https://www.srs.gov/general/news/factsheets/srs_srte.pdf

Program participants and their respective roles are identified in the following diagram.

The current U.S. tritium production program participants.  
Source:  NNSA 2001

5.2  What is a TPBAR?

The reactor core in a Westinghouse commercial four-loop PWR like Watts Bar Unit 1 approximates a right circular cylinder with an active core measuring about 14 feet (4.3 meters) tall and 11.1 feet (3.4 meters) in diameter.  The reactor core has 193 fuel elements, each of which is comprised of a 17 x 17 square array of 264 small-diameter, fixed fuel rods and 25 small-diameter empty thimbles, 24 of which serve as guide thimbles for control rods and one is an instrumentation thimble. 

Rod cluster control assemblies (RCCAs) are used to control the reactor by moving arrays of small-diameter neutron-absorbing control rods into or out of selected fuel elements in the reactor core.  Watts Bar has 57 RCCAs, each comprised of 24 Ag-In-Cd (silver-indium-cadmium) neutron-absorbing rods that fit into the control rod guide thimbles in selected fuel elements. Each RCCA is controlled by a separate control rod drive mechanism.  The geometries of a Westinghouse 17 x 17 fuel element and the RCCA are shown in the following diagrams.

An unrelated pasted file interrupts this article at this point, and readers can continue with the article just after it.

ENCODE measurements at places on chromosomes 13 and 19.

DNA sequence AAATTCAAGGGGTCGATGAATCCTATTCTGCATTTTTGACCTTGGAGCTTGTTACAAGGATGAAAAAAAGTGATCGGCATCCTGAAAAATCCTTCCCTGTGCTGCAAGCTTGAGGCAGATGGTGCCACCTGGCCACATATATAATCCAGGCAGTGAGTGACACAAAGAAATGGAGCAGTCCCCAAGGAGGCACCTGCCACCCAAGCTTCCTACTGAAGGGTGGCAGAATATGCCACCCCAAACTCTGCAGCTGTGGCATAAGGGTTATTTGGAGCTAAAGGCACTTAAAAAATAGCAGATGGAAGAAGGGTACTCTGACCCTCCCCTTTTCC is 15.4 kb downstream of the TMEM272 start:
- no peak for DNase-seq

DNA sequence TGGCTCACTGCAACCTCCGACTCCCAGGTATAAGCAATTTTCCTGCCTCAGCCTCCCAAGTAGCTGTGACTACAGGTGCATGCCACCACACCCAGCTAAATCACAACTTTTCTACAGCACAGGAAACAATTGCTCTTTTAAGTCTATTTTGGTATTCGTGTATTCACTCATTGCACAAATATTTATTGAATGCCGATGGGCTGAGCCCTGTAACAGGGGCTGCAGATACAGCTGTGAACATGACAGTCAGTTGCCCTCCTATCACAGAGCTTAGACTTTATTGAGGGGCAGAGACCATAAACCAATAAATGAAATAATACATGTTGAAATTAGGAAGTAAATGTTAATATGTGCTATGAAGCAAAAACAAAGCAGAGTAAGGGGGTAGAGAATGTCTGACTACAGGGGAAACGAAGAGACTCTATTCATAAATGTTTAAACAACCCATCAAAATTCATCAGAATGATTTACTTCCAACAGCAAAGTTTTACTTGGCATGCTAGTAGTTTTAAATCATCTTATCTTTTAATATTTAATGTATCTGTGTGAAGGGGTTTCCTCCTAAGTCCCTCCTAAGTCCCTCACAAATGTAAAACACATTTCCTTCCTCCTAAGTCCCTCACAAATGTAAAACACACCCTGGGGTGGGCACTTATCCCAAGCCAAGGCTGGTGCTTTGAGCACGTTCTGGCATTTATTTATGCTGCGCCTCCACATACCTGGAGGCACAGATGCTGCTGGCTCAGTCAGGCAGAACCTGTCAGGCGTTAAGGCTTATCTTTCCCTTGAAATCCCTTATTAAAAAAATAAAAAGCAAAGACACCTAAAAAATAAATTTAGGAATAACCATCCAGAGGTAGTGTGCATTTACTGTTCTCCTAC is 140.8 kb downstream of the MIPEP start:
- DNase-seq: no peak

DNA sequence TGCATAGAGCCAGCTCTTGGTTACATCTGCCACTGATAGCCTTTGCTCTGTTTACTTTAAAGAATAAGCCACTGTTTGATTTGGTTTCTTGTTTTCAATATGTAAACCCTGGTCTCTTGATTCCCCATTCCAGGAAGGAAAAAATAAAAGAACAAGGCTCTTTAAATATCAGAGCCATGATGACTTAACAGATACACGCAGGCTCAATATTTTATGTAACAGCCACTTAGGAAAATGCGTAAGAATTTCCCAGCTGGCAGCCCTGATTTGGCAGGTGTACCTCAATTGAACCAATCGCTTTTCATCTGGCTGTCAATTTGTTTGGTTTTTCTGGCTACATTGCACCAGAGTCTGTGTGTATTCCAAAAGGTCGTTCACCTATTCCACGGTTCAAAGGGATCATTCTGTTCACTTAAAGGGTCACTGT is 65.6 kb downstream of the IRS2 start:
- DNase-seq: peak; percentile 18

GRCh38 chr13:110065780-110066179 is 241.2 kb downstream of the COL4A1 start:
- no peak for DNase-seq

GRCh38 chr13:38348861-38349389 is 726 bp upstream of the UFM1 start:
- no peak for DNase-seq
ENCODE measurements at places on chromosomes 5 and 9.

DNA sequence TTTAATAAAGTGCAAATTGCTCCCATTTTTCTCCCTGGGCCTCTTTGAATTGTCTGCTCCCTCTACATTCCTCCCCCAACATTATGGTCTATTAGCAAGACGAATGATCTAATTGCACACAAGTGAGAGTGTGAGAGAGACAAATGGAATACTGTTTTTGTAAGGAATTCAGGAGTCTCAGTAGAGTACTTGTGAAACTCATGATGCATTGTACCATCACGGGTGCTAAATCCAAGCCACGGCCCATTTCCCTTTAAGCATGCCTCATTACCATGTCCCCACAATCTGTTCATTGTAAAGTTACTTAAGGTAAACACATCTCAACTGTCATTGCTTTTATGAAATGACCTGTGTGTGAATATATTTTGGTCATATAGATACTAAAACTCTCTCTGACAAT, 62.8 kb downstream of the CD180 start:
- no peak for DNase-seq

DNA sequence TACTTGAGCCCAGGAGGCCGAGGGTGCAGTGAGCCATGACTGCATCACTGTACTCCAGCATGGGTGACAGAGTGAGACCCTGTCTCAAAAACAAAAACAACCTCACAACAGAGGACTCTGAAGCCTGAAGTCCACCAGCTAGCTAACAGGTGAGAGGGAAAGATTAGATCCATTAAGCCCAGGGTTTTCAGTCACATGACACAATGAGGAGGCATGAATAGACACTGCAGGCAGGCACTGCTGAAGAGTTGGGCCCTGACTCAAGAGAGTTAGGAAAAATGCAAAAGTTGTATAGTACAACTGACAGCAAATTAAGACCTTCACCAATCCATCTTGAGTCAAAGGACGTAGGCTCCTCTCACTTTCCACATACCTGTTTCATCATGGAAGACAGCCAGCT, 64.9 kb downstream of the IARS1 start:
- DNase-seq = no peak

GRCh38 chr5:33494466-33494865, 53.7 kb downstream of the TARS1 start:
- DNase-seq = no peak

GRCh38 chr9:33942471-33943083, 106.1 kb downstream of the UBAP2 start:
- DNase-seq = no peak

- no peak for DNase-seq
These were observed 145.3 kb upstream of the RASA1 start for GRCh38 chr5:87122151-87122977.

Cross-sectional view of a single Westinghouse 17 x 17 fuel element showing the lattice positions assigned to fuel rods (red) and the thimbles available for instrumentation and control rods (blue). Source:  Syeilendra Pramuditya

Isometric view of a Westinghouse 17 x 17 fuel element showing the fixed fuel rods (red) and a rod cluster control assembly (yellow) that can be inserted or withdrawn for reactivity control.  Sources:  (L) Framatom ANP report BAW-10237, May 2001; 
(R) Westinghouse via NuclearTourist